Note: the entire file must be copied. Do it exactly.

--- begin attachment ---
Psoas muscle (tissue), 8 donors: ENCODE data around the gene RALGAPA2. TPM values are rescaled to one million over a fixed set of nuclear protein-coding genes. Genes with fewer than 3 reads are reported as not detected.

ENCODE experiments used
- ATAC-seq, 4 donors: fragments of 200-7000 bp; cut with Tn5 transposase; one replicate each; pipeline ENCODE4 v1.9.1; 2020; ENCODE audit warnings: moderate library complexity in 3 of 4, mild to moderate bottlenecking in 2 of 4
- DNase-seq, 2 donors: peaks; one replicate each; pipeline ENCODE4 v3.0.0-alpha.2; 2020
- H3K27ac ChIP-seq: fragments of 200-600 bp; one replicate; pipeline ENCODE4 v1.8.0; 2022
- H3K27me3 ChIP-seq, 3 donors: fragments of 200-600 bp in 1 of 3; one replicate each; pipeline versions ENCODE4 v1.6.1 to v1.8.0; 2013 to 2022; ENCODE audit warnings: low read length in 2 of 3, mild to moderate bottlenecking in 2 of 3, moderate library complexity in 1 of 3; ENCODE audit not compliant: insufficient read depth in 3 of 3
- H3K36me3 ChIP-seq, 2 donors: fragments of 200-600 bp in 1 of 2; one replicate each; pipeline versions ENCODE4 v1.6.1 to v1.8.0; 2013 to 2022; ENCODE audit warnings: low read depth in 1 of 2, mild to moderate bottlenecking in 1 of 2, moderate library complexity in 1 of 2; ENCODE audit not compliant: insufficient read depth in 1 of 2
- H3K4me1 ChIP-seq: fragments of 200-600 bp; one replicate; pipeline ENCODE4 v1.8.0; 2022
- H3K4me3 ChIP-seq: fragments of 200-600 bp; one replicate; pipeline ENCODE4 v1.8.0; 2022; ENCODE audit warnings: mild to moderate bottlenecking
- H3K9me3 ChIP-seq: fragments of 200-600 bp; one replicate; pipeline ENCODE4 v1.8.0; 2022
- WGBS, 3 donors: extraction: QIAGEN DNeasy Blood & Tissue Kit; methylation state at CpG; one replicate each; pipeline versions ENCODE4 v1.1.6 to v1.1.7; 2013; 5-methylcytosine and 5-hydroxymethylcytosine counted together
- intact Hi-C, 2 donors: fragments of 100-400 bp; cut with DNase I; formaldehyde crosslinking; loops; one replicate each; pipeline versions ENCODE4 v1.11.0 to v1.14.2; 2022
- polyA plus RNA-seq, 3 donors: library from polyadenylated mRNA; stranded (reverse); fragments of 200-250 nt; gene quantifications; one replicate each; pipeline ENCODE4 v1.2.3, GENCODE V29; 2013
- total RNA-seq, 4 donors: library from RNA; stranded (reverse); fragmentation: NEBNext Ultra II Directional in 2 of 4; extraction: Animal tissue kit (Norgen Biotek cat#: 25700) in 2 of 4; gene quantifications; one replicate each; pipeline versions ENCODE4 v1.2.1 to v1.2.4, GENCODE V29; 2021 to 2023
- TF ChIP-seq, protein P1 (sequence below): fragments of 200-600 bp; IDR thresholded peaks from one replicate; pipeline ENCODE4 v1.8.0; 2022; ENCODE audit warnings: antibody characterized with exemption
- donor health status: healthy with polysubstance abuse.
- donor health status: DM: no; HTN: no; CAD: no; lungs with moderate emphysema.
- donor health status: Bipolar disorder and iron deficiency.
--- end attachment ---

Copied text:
Psoas muscle (tissue), 8 donors: ENCODE data around the gene RALGAPA2. TPM values are rescaled to one million over a fixed set of nuclear protein-coding genes. Genes with fewer than 3 reads are reported as not detected.

ENCODE experiments used
- ATAC-seq, 4 donors: fragments of 200-7000 bp; cut with Tn5 transposase; one replicate each; pipeline ENCODE4 v1.9.1; 2020; ENCODE audit warnings: moderate library complexity in 3 of 4, mild to moderate bottlenecking in 2 of 4
- DNase-seq, 2 donors: peaks; one replicate each; pipeline ENCODE4 v3.0.0-alpha.2; 2020
- H3K27ac ChIP-seq: fragments of 200-600 bp; one replicate; pipeline ENCODE4 v1.8.0; 2022
- H3K27me3 ChIP-seq, 3 donors: fragments of 200-600 bp in 1 of 3; one replicate each; pipeline versions ENCODE4 v1.6.1 to v1.8.0; 2013 to 2022; ENCODE audit warnings: low read length in 2 of 3, mild to moderate bottlenecking in 2 of 3, moderate library complexity in 1 of 3; ENCODE audit not compliant: insufficient read depth in 3 of 3
- H3K36me3 ChIP-seq, 2 donors: fragments of 200-600 bp in 1 of 2; one replicate each; pipeline versions ENCODE4 v1.6.1 to v1.8.0; 2013 to 2022; ENCODE audit warnings: low read depth in 1 of 2, mild to moderate bottlenecking in 1 of 2, moderate library complexity in 1 of 2; ENCODE audit not compliant: insufficient read depth in 1 of 2
- H3K4me1 ChIP-seq: fragments of 200-600 bp; one replicate; pipeline ENCODE4 v1.8.0; 2022
- H3K4me3 ChIP-seq: fragments of 200-600 bp; one replicate; pipeline ENCODE4 v1.8.0; 2022; ENCODE audit warnings: mild to moderate bottlenecking
- H3K9me3 ChIP-seq: fragments of 200-600 bp; one replicate; pipeline ENCODE4 v1.8.0; 2022
- WGBS, 3 donors: extraction: QIAGEN DNeasy Blood & Tissue Kit; methylation state at CpG; one replicate each; pipeline versions ENCODE4 v1.1.6 to v1.1.7; 2013; 5-methylcytosine and 5-hydroxymethylcytosine counted together
- intact Hi-C, 2 donors: fragments of 100-400 bp; cut with DNase I; formaldehyde crosslinking; loops; one replicate each; pipeline versions ENCODE4 v1.11.0 to v1.14.2; 2022
- polyA plus RNA-seq, 3 donors: library from polyadenylated mRNA; stranded (reverse); fragments of 200-250 nt; gene quantifications; one replicate each; pipeline ENCODE4 v1.2.3, GENCODE V29; 2013
- total RNA-seq, 4 donors: library from RNA; stranded (reverse); fragmentation: NEBNext Ultra II Directional in 2 of 4; extraction: Animal tissue kit (Norgen Biotek cat#: 25700) in 2 of 4; gene quantifications; one replicate each; pipeline versions ENCODE4 v1.2.1 to v1.2.4, GENCODE V29; 2021 to 2023
- TF ChIP-seq, protein P1 (sequence below): fragments of 200-600 bp; IDR thresholded peaks from one replicate; pipeline ENCODE4 v1.8.0; 2022; ENCODE audit warnings: antibody characterized with exemption
- donor health status: healthy with polysubstance abuse.
- donor health status: DM: no; HTN: no; CAD: no; lungs with moderate emphysema.
- donor health status: Bipolar disorder and iron deficiency.